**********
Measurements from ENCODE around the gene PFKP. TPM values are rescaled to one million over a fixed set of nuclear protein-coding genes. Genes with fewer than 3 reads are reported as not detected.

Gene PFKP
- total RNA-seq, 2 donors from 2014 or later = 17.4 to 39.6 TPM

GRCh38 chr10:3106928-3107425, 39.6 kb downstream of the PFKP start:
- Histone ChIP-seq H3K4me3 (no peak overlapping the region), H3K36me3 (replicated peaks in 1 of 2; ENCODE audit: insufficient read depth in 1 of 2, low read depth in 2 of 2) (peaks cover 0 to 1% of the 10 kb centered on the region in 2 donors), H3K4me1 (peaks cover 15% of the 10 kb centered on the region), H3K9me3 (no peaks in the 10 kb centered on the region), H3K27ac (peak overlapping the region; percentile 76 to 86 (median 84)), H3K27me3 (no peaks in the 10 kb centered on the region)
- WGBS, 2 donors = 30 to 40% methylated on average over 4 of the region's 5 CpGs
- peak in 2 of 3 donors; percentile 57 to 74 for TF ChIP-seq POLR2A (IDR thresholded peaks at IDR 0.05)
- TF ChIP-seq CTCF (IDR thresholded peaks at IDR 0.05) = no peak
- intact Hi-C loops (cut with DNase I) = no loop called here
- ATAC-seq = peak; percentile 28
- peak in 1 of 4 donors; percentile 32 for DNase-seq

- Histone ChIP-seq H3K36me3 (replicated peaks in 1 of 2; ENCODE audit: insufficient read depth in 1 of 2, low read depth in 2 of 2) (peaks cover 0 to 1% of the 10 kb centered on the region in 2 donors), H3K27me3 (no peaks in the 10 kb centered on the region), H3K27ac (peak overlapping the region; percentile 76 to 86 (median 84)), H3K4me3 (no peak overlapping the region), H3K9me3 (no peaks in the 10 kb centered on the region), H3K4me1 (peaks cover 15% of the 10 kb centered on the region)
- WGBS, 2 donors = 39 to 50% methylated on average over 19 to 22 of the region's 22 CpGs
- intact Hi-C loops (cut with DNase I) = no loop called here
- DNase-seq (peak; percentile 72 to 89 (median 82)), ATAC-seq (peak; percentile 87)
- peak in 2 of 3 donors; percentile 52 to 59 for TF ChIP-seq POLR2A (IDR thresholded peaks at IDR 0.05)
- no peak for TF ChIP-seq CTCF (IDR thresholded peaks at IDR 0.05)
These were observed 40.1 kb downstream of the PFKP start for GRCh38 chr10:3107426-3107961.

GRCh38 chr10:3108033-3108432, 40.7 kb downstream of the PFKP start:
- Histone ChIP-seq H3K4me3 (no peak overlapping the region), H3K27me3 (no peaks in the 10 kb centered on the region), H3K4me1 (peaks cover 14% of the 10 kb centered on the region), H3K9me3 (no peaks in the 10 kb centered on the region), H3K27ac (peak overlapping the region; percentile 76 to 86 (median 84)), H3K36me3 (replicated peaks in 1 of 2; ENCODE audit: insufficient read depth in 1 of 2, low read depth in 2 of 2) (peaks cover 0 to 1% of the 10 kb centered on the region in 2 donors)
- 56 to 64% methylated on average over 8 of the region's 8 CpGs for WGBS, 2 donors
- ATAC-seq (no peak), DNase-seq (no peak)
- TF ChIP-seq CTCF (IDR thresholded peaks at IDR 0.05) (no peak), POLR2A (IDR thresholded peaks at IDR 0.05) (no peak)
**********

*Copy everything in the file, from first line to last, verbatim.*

Measurements from ENCODE around the gene PFKP. TPM values are rescaled to one million over a fixed set of nuclear protein-coding genes. Genes with fewer than 3 reads are reported as not detected.

Gene PFKP
- total RNA-seq, 2 donors from 2014 or later = 17.4 to 39.6 TPM

GRCh38 chr10:3106928-3107425, 39.6 kb downstream of the PFKP start:
- Histone ChIP-seq H3K4me3 (no peak overlapping the region), H3K36me3 (replicated peaks in 1 of 2; ENCODE audit: insufficient read depth in 1 of 2, low read depth in 2 of 2) (peaks cover 0 to 1% of the 10 kb centered on the region in 2 donors), H3K4me1 (peaks cover 15% of the 10 kb centered on the region), H3K9me3 (no peaks in the 10 kb centered on the region), H3K27ac (peak overlapping the region; percentile 76 to 86 (median 84)), H3K27me3 (no peaks in the 10 kb centered on the region)
- WGBS, 2 donors = 30 to 40% methylated on average over 4 of the region's 5 CpGs
- peak in 2 of 3 donors; percentile 57 to 74 for TF ChIP-seq POLR2A (IDR thresholded peaks at IDR 0.05)
- TF ChIP-seq CTCF (IDR thresholded peaks at IDR 0.05) = no peak
- intact Hi-C loops (cut with DNase I) = no loop called here
- ATAC-seq = peak; percentile 28
- peak in 1 of 4 donors; percentile 32 for DNase-seq

- Histone ChIP-seq H3K36me3 (replicated peaks in 1 of 2; ENCODE audit: insufficient read depth in 1 of 2, low read depth in 2 of 2) (peaks cover 0 to 1% of the 10 kb centered on the region in 2 donors), H3K27me3 (no peaks in the 10 kb centered on the region), H3K27ac (peak overlapping the region; percentile 76 to 86 (median 84)), H3K4me3 (no peak overlapping the region), H3K9me3 (no peaks in the 10 kb centered on the region), H3K4me1 (peaks cover 15% of the 10 kb centered on the region)
- WGBS, 2 donors = 39 to 50% methylated on average over 19 to 22 of the region's 22 CpGs
- intact Hi-C loops (cut with DNase I) = no loop called here
- DNase-seq (peak; percentile 72 to 89 (median 82)), ATAC-seq (peak; percentile 87)
- peak in 2 of 3 donors; percentile 52 to 59 for TF ChIP-seq POLR2A (IDR thresholded peaks at IDR 0.05)
- no peak for TF ChIP-seq CTCF (IDR thresholded peaks at IDR 0.05)
These were observed 40.1 kb downstream of the PFKP start for GRCh38 chr10:3107426-3107961.

GRCh38 chr10:3108033-3108432, 40.7 kb downstream of the PFKP start:
- Histone ChIP-seq H3K4me3 (no peak overlapping the region), H3K27me3 (no peaks in the 10 kb centered on the region), H3K4me1 (peaks cover 14% of the 10 kb centered on the region), H3K9me3 (no peaks in the 10 kb centered on the region), H3K27ac (peak overlapping the region; percentile 76 to 86 (median 84)), H3K36me3 (replicated peaks in 1 of 2; ENCODE audit: insufficient read depth in 1 of 2, low read depth in 2 of 2) (peaks cover 0 to 1% of the 10 kb centered on the region in 2 donors)
- 56 to 64% methylated on average over 8 of the region's 8 CpGs for WGBS, 2 donors
- ATAC-seq (no peak), DNase-seq (no peak)
- TF ChIP-seq CTCF (IDR thresholded peaks at IDR 0.05) (no peak), POLR2A (IDR thresholded peaks at IDR 0.05) (no peak)